The challenges each character goes through were creatively thought up and written, each character’s point of view so distinct. The way Maggie writes the thoughts, sometimes disjointed, sometimes continuous, is very reminiscent of poetry every once in a while, especially with Sam because of his connection with German poets. I liked the differences between the wolf mind and the human mind, and the extreme difficulties the group faces just emphasizes the hugeness of the emotions that everyone is feeling.

I highly recommend this series to any young adult reader, although there are some scenes with nudity. I can’t wait to read more of Maggie’s work, including The Scorpio Races.

~Yours Truly

Weekend BookBlogger Hop: 10

The BookBlogger Hop is hosted by Crazy-for-Books every weekend. Basically, if you blog about books, answer a question provided and if you link to their post in your blog, you can add your blog to their list of participants. This week’s question is:

“What is your favorite Halloween costume? Even if you don’t celebrate, what kinds of costumes do you like?”

My favorite costumes are the ones that are made from scratch, a skirt here, a borrowed hat there. They make it seem so creative and the best costumes, the ones that seem as though they could have been bought all together, are amazing to see. But store-bought costumes are cool, too, depending on what you are. This year, I’m not trick-or-treating, but I’m borrowing my mom’s Taylor Swift wig and dressing up like her. The teachers at the school my mom works at are dressing up like celebrities, so Lady Gaga and Ke$ha might be seen in the NJ area on Monday! Happy Halloween guys!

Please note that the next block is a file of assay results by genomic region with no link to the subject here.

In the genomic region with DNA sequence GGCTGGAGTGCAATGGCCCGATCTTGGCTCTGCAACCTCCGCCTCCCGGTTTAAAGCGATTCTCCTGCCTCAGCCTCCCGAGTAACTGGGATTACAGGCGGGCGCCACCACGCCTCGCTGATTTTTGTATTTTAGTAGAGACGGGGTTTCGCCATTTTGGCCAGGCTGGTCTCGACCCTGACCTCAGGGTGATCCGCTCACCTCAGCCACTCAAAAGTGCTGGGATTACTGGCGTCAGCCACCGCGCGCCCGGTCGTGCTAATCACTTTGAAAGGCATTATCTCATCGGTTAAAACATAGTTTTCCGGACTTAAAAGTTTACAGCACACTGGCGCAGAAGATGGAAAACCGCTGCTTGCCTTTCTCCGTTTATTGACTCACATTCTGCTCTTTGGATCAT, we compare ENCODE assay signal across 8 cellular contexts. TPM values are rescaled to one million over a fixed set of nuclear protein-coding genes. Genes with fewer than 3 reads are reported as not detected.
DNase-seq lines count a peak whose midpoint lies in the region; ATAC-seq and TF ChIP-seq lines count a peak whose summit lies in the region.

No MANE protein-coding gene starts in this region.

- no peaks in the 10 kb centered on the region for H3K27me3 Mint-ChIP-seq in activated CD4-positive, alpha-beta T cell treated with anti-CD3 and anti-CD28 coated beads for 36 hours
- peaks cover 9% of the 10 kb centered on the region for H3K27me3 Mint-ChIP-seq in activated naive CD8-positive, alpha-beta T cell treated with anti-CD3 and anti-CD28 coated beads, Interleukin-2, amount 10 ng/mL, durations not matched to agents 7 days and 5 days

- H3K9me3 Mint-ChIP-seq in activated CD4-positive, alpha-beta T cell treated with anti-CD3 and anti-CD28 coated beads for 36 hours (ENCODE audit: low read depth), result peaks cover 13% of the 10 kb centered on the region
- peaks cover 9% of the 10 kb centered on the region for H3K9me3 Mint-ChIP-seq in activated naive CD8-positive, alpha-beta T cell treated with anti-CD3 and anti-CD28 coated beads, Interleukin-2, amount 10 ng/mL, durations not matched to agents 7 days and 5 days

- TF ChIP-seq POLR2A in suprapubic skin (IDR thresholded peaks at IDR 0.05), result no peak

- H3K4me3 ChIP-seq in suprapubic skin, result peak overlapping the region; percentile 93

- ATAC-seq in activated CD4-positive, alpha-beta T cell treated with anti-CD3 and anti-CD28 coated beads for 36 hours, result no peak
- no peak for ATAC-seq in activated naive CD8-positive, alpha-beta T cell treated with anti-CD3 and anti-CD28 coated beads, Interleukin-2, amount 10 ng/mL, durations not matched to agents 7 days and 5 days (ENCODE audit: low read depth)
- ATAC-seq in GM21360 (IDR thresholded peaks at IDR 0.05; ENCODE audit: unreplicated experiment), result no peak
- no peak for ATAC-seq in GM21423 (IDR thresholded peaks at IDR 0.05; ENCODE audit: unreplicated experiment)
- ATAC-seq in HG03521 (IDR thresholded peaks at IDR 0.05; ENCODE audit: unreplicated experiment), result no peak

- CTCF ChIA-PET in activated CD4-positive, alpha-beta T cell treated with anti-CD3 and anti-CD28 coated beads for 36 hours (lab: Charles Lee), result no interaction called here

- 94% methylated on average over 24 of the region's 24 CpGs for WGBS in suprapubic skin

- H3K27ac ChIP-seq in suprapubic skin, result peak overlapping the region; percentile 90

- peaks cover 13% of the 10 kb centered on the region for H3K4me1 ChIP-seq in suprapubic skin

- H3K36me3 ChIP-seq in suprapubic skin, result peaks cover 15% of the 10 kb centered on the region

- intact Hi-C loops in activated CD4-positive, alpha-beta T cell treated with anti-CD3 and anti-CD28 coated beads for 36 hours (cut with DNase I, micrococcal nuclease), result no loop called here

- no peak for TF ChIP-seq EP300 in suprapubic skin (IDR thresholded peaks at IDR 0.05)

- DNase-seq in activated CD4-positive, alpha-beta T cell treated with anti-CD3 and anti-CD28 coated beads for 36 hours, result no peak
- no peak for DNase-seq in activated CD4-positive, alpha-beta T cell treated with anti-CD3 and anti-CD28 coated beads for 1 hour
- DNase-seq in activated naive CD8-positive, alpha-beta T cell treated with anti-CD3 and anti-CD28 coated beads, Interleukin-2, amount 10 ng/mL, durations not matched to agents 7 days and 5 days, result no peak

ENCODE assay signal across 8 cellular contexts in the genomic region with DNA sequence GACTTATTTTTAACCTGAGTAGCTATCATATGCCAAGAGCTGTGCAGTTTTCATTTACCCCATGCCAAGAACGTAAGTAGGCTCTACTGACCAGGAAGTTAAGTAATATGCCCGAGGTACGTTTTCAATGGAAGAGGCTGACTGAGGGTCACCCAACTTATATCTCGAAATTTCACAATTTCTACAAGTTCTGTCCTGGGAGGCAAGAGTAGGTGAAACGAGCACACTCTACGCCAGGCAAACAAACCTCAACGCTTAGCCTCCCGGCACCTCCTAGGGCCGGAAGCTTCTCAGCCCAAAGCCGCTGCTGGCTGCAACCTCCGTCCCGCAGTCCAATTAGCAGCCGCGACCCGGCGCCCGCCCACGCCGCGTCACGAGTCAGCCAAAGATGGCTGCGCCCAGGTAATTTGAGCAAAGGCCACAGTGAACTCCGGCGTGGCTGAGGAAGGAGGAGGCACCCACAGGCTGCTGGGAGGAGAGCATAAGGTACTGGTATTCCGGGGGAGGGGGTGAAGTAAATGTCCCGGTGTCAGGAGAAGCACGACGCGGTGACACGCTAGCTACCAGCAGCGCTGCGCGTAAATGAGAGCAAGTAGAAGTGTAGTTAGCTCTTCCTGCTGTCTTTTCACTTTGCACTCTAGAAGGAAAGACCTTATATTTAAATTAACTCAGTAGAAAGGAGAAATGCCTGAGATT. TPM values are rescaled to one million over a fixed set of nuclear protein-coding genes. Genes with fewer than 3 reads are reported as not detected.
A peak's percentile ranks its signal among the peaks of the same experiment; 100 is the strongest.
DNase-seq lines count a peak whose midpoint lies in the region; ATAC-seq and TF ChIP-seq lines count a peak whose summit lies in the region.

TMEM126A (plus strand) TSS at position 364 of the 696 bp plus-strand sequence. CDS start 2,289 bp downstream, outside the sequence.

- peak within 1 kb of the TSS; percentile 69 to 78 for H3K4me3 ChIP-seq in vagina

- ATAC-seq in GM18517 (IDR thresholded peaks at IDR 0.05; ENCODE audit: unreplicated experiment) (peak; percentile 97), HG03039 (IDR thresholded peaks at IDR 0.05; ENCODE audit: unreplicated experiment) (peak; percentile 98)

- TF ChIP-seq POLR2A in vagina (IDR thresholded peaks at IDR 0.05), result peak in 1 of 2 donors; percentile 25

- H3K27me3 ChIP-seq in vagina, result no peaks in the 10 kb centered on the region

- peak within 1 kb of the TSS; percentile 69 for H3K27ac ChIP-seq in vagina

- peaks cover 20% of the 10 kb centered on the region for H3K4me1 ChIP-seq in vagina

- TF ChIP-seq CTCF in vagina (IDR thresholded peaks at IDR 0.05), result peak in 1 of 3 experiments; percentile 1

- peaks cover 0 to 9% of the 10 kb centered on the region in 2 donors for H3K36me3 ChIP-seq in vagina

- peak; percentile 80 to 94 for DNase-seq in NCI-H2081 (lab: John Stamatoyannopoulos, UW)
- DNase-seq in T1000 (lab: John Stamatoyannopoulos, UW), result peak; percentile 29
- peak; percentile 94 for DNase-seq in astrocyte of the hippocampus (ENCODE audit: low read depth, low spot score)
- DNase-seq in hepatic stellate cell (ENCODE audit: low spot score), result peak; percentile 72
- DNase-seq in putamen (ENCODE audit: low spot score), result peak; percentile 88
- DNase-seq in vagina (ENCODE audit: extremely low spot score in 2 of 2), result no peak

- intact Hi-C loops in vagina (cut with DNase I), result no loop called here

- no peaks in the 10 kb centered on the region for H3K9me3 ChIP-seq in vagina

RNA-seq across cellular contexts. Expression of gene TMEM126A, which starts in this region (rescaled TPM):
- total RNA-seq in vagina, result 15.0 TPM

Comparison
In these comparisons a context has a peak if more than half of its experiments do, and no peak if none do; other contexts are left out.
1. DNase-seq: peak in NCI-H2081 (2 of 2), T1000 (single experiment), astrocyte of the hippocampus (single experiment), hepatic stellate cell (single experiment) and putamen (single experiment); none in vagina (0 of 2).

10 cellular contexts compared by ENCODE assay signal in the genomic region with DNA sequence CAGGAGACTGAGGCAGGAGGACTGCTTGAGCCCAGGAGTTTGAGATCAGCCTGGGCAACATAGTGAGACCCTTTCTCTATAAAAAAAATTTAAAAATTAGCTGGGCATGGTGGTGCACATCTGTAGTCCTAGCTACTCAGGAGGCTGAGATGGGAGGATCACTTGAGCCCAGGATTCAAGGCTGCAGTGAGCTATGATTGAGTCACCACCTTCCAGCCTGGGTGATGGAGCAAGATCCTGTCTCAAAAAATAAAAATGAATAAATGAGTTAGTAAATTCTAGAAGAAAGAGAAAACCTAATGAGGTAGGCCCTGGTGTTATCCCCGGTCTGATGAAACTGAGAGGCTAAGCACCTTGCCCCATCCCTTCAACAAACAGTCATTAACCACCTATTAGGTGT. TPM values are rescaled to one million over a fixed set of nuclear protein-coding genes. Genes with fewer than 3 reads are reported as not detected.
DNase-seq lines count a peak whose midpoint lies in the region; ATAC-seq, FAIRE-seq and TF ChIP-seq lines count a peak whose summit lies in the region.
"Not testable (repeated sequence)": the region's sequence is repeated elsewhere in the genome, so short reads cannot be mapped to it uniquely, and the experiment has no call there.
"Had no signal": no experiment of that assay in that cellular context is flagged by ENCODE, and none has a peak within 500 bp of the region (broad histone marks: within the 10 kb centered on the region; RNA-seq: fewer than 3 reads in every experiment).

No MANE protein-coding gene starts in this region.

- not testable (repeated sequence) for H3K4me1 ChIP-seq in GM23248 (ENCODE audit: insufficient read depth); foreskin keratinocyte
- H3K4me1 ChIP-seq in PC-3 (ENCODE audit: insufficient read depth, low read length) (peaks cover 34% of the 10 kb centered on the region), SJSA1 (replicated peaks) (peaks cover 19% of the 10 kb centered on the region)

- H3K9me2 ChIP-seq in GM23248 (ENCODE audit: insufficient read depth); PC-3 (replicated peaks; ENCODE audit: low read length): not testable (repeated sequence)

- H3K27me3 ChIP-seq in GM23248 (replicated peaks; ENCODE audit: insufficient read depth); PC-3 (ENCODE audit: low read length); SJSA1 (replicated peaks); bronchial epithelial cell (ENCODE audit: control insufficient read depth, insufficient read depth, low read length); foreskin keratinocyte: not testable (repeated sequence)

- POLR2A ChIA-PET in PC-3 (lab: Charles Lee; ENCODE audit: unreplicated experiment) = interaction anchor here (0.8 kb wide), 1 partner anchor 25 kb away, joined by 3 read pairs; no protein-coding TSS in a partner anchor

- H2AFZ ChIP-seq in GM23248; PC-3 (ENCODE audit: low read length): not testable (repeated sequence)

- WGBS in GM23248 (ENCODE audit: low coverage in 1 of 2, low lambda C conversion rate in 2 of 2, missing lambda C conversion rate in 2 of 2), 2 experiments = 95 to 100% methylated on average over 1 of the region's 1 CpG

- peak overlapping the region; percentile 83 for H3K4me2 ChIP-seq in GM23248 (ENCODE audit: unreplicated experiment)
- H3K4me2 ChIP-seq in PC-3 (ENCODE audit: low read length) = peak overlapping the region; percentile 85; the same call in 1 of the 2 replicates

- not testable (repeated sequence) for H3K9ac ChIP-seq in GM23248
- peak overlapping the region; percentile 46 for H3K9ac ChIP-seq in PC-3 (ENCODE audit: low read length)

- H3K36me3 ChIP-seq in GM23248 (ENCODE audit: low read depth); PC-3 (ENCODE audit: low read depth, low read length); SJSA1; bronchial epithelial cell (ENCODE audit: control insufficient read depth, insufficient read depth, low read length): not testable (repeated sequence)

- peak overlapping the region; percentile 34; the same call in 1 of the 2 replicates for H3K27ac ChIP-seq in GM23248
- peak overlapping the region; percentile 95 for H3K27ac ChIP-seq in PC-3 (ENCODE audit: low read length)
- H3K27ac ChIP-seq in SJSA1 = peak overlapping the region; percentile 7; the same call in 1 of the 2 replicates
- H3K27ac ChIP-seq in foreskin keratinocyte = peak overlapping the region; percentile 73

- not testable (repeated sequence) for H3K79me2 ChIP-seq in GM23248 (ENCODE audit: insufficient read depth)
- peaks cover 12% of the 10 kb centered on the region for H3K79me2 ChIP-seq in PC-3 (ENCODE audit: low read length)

**The BookBlogger Hop is being put on hiatus by Crazy-for-Books for a little while. If it starts back up again, I’ll be participating though!

~Yours Truly

Poetry in Modern Day

No, this is not a post with another poem by me. Although, I did promise you more writing, so if you guys want to hear it, then just let me know. No, this is a review of So Shelly by Ty Roth.

High school junior John Keats has only tiptoed near the edge of the vortex that is Gordon Byron, schoolmate and literary prodigy. That is, until their mutual friend, Michelle “Shelly” Shelley, drowns in a sailing “accident.”
After stealing Shelly’s ashes from her memorial at Trinity High, Keats and Gordon set a course for the small Lake Erie island where her body washed ashore, and where she wanted to be laid to rest. Granting her last wish would be Keats and Gordon’s way of letting their friend have one final “so Shelly” romantic journey. As they make their way to Lake Erie, navigating obstacles and resisting temptations, Keats and Gordon glue together the shattered pieces of Shelly’s and their own pasts while attempting to make sense of her premature death.

Even though the cover is amazing, when I first started this book, it was awful. I thought, this is YA fiction? Why? There didn’t seem to be a point to it at all. There were three characters, none of whom seemed particularly close to anyone else, despite their so-called friendship. There were a lot of inappropriate scenes, graphic/descriptive in style, and it all seemed to be about Gordon, not Shelly’s life or even Keats’s, though he was the narrator. However, once I read the last few chapters, it began to make sense. It was, after all, about life and death, as the author stated in the very beginning and restated at the end; it just didn’t seem that way until everything was tied up and over, which was entirely the author’s point, I believe. The book was written to teach a life lesson.